04 Jun America’s Economic Future
“America can’t be experiencing inflation, stagflation, recession, deflation and modest growth all at the same time. Which will predominate depends on who you ask.” – The Lonely Realist
TLR last discussed the economy with Cassandra in early June 2021 when she predicted that inflation would spiral and that the Federal Reserve thereafter would bring it under control. Although we have yet to see whether the latter part of her prediction will be proven correct – she is sticking with it –, the predictions she made in September 2020 were spot-on.
A few weeks after Cassandra made her June predictions, TLR received a rebuttal from The Delphic Oracle, who foresaw cascading inflation that would lead to Dollar debasement and economic turmoil. The Oracle concluded that America would be faced with a weakening stock market in 2022 but that, ultimately, a high rate of inflation coupled with America’s remarkably resilient economy would allow it to repay its enormous debt with deflated Dollars and, after a difficult period, emerge economically stronger.
What do Cassandra and The Oracle now think? TLR decided to find out, cautioning (as TLR has in the past) that the contents of The Lonely Realist, including (and most especially) the opinions expressed by Cassandra and The Delphic Oracle, should never, ever be treated as investment, legal or tax advice.
Realist: Good morning Cassandra … and good morning Oracle. It’s been a full year since we last spoke and much has transpired. TLR’s readers are wondering whether the events of this past year have altered your thinking. Global events, particularly in China and Ukraine, have led telegenic analysts and media-finfluencers to reboot their previously-forecasted economic predictions. Their views have waffled … and their opinions – as well as those of some of the most reputable economists – today range from stagflation to raging inflation to deep recession to deflation to everything in between. Each of you has a history of predicting the future with a degree of exactitude that far exceeds modern pundits. What Americans long for today is someone who can point them in the right direction. I’m confident that you are the visionaries who can do that. Let’s begin today with where you see America’s economy at year-end 2022. Oracle – what do you think?
The Oracle: Thank you, Mr. Realist. The sad fact is that a recession already has begun. Don’t look so surprised! The task of labeling an economic downturn in America falls on the National Bureau of Economic Research’s Business Cycle Dating Committee. Because it’s rarely apparent that a recession has begun until well past the top of a business cycle, the NBEC doesn’t call recessions quickly. 2022 will be no exception. Q2 is likely to see further GDP weakness (following Q1’s negative growth of -1.4%). The economy will weaken measurably after Summer begins. That’s when the stock market again will take notice … and crack … and investors will regret not having sold in May and, as they say, gone away. The trends are clear, Mr. Realist. Inflationary forces are waxing in a self-reinforcing wage-price spiral. By year-end, America will be suffering from an inflation rate well above 8.5% and will have just experienced two successive quarters of negative growth. At least one more quarter of negative growth and high inflation await in 2023. But, as I explained last year, on a long-term basis that will be good for America’s financial health because it will allow the country to satisfy its currently unrepayable debt.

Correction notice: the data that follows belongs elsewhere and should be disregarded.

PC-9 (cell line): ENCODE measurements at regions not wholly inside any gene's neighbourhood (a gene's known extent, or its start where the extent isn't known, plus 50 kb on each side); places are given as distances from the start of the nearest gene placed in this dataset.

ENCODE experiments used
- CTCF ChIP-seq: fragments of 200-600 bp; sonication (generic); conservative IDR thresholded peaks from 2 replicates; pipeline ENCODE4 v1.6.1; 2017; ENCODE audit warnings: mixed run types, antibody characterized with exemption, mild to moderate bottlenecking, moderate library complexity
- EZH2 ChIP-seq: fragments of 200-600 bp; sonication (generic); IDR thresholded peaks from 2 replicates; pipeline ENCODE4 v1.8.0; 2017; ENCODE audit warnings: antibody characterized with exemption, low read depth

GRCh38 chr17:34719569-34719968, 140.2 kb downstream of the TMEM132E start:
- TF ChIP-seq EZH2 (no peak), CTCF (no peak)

Realist: Despite the long-term caveat, Oracle, that is quite a discouraging forecast! Cassandra – you are shaking your head. I gather you disagree with The Oracle.
Cassandra: Yes, in almost every way. In addition to assuming that current trends necessarily will persist, the Oracle places no weight on the abilities of Jay Powell and America’s Federal Reserve. They have proven themselves most capable economic generals. The Fed’s creative policies avoided depression following the Global Financial Crisis and the Fed thereafter successfully navigated the world economy to a 12-year period of consistent growth. Those are extraordinary accomplishments that few thought possible in 2009. And it did so again in 2020, avoiding economic calamity during the global COVID pandemic. The Fed has utilized a flexible set of financial tools, tested them out, and honed them to a fine point. It now is in the optimal position to once again fine-tune America’s economy and achieve a soft landing … and that’s exactly what it will do. By year-end, America’s economy will be experiencing fading inflation – less than 5% – and the same modest GDP growth it experienced over the teen decade – ~2%.
Realist: Yours is one of the more optimistic forecasts I’ve heard, Cassandra. Could you explain the bases for your optimism?